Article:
As a young GI stationed abroad in Germany back in the 1970’s, my husband, Bud, joined an off-post church. The pastor lived in the facility and on my husband’s occasional mid-week days off, he would often drop by to visit with Pastor Hatcher and his family.
Bud on numbers of occasions has related the deep impression that pastor made on him in one simple way: every time pastor opened the door to invite Bud in, he greeted Bud with a huge smile.
Sounds simple, yet 40 years later Bud still remembers and relates how hugely effective Pastor’s warm, happy, inviting greeting helped him get through a few lonely days.
I do believe the fundamental and most helpful body language tip to instantly improve our ability to connect with others – at least in American culture – is what I call “the warm greeting”: look people in the eye, smile at them like you mean it, and provide a firm, friendly handshake when appropriate.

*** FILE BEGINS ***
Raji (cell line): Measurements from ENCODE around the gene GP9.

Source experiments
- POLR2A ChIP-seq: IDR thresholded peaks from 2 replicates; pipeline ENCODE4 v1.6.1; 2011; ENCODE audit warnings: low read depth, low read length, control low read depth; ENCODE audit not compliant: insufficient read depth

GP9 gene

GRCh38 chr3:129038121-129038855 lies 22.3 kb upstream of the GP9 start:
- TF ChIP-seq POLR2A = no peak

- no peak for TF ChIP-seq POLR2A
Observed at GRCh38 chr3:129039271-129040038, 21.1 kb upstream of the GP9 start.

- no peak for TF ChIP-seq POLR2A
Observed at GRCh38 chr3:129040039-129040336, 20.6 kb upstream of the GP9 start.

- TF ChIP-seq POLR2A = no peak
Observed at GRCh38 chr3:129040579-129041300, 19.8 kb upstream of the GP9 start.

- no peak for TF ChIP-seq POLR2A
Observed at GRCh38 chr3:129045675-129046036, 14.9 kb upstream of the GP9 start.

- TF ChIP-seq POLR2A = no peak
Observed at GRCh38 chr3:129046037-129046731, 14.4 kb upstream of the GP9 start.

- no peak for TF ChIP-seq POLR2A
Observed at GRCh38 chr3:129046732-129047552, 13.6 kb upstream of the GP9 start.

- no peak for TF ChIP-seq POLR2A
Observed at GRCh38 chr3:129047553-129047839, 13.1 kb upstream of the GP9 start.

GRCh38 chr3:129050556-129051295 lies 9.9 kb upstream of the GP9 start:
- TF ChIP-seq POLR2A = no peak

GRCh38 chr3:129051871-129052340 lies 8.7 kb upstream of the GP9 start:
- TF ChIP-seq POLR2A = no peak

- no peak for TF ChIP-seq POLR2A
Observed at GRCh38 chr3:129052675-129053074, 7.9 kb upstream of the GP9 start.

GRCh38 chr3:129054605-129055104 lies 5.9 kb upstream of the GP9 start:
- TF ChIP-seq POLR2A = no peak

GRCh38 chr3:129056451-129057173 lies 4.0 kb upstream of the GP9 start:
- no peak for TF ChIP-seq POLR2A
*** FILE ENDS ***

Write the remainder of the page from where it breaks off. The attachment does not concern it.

In John 13:35, Jesus stated that love should be the mark of Christians. I realize agape love goes far, far beyond simple greetings. However, did you know the New Testament directs believers to greet one another properly in five separate scriptures?[i]
Consider what you communicate with a warm greeting. It says, “I am interested in you. I’m glad to see you. You matter!” It quickly communicates acceptance and love![ii]
Of course, you probably already exhibit many qualities of an emotionally intelligent person and on most occasions, likely greet people warmly. However, a few things can cause any of us to be off our game or lose our focus:
- Addiction to electronic devices, texts and emails (yes, I went there)
- Burn out
- Simply feeling ill
Still, the way you interact with others, especially when first meeting them, establishes your concern for them and frankly, the base level of your own charisma. It costs little energy or time under any circumstances.
Anyone can learn the behaviors of a warm greeting. If you’re already good at it, keep it up! If you could use improvement in that area, today is a good day to start!
[i] Romans 16:16, 1 Corinthians 16:20, 2 Corinthians 13:12, 1 Thessalonians 5:26, 1 Peter 5:14
[ii] St. Augustine in his “Sermon 227”, an Easter sermon, referred to Christian brothers greeting one another with a holy kiss as a sacrament